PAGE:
By pressing the buttons and waving the wand towards the webcam, the gamer can click to shoot aliens, drag-and-drop images on screen and navigate menus.”

Moreover – the affordances of a wand give a whole pallette of gestural interface for games developers to work with – adding ‘compositional’ control to rhythm – and possibly a whole other level of emotion to interface.

Sounds perfect for god games or RTS games, and even action games with elements of ‘compositional commands like Okami or even Darwinia if it ever made it to Playstation.

Doug_playfilm
^ Doug Church on “play”

I’ve been working on the subject of “play”, in its sense of a human universal drive, for the last few months at Nokia.

As part of this, during October, with the assistance of Ludicorp, we were able to gather a diverse, interesting group of ‘players’ together for a discussion on the subject – during which Justin Hall interviewed a number of them, resulting in this short film.

More play this week – I’m heading to the Other Players conference in Copenhagen, where the programme features Richard Bartle and TerraNova’s Nathan Combs amongst others.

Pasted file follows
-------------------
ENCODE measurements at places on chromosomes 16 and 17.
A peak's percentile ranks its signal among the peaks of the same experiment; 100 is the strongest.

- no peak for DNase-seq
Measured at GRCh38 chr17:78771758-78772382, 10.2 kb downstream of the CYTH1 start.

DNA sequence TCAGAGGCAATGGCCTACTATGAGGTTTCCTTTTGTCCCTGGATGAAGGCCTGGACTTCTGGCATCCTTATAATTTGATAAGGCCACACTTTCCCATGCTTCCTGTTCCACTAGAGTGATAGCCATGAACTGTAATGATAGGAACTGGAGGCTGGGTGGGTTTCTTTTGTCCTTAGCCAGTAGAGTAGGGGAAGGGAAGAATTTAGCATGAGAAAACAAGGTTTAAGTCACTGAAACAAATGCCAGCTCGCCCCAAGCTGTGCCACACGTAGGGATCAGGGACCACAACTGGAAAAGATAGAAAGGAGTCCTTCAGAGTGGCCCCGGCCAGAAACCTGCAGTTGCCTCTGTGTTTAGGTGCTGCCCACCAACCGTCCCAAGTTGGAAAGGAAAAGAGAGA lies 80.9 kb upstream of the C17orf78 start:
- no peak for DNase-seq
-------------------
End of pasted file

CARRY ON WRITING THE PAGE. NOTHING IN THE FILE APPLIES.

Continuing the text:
If you’re there, I’ll be the guy with the iBook covered in Pete Fowler stickers…

Gene points out that the first spacetime coordinate of the whole ‘ilovebees.com’ alternate-reality thing is today, in Silicon Valley…

—–
Update at ARGN:

“While many were expecting Halo 2 demo disks, what they got instead was one of the largest, most complicated distributed interactions in ARG [Alternate Reality Gaming] history. Hundreds of people around the country descended upon over 200 locales, working as a team to answer phone calls correctly, in order to unlock a series of audio clues.”